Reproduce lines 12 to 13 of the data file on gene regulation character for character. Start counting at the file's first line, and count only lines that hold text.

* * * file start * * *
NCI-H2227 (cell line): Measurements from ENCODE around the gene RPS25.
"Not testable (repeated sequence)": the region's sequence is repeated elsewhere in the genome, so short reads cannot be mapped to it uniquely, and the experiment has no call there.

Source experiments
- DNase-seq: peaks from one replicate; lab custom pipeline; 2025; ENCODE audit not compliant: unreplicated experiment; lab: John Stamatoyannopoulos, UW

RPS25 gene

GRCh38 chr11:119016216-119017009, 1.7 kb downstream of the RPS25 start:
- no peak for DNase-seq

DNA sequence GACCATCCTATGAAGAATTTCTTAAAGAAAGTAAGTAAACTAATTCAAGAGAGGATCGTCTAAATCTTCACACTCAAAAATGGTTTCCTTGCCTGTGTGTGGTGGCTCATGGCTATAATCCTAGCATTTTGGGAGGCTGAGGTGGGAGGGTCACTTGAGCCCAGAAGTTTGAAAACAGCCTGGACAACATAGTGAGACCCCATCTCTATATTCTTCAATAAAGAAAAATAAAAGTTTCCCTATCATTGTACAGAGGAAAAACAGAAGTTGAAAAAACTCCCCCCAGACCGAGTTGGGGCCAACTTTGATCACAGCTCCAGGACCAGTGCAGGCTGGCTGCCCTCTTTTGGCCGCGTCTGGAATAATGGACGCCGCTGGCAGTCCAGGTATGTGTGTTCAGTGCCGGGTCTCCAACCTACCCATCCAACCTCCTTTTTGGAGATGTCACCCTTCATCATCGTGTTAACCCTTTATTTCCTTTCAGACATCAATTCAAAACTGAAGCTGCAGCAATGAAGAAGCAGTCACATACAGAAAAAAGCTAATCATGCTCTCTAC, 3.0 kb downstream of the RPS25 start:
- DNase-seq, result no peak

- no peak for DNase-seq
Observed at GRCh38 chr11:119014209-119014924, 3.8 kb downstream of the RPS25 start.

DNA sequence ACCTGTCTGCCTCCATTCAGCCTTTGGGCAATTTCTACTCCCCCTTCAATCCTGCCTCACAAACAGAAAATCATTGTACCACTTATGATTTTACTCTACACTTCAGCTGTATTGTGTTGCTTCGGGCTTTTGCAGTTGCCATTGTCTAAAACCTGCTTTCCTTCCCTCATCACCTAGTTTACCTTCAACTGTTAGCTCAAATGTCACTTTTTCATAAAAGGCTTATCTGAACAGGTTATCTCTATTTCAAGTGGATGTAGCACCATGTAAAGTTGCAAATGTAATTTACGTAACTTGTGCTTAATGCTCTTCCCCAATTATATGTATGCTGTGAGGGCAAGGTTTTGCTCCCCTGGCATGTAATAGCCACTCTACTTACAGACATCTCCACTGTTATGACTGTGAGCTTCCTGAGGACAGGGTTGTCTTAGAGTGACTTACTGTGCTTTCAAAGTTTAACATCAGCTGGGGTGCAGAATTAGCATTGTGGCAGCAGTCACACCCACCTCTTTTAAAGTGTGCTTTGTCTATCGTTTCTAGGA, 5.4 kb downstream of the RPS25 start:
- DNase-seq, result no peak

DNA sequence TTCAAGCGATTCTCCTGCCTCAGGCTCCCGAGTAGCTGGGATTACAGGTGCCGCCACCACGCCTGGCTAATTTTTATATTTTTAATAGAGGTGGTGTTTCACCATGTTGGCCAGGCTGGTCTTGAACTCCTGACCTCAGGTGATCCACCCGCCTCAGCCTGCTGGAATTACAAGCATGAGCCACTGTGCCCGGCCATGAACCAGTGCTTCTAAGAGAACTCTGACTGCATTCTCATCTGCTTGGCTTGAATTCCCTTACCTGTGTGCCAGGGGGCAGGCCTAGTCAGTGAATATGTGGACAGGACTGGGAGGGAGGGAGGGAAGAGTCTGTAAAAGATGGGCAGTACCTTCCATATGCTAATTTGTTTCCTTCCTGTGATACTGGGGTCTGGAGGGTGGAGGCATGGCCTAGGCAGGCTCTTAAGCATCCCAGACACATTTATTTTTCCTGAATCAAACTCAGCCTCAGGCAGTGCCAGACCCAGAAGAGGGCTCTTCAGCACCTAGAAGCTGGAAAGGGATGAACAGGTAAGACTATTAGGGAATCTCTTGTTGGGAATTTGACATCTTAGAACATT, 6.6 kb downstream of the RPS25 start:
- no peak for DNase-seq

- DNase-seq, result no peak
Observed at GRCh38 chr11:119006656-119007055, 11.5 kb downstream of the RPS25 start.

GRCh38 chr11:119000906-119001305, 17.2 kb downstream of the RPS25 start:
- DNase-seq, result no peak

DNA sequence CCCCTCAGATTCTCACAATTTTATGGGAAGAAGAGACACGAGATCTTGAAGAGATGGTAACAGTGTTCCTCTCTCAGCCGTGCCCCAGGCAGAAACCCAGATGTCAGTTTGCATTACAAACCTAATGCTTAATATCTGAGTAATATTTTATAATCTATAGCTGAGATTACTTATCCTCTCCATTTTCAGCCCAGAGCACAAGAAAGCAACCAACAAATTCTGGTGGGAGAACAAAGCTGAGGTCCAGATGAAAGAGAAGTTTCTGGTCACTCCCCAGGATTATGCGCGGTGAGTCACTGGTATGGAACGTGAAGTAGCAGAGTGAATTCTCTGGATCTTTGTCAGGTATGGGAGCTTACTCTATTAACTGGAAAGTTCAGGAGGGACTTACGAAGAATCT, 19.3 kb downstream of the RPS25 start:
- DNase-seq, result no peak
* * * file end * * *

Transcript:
DNA sequence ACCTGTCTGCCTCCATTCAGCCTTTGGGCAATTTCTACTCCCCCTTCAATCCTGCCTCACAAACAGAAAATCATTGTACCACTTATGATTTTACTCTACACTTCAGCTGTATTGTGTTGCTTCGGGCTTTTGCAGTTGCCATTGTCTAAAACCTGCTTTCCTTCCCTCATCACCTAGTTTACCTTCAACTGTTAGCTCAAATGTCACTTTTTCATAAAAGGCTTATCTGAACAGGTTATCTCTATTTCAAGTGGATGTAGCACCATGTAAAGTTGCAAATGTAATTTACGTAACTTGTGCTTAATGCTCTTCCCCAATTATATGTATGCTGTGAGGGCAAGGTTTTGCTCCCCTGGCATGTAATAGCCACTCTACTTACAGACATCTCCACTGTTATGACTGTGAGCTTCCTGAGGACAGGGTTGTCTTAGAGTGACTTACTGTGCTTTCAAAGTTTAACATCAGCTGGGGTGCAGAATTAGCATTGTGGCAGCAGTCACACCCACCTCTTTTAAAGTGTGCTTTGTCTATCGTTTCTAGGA, 5.4 kb downstream of the RPS25 start:
- DNase-seq, result no peak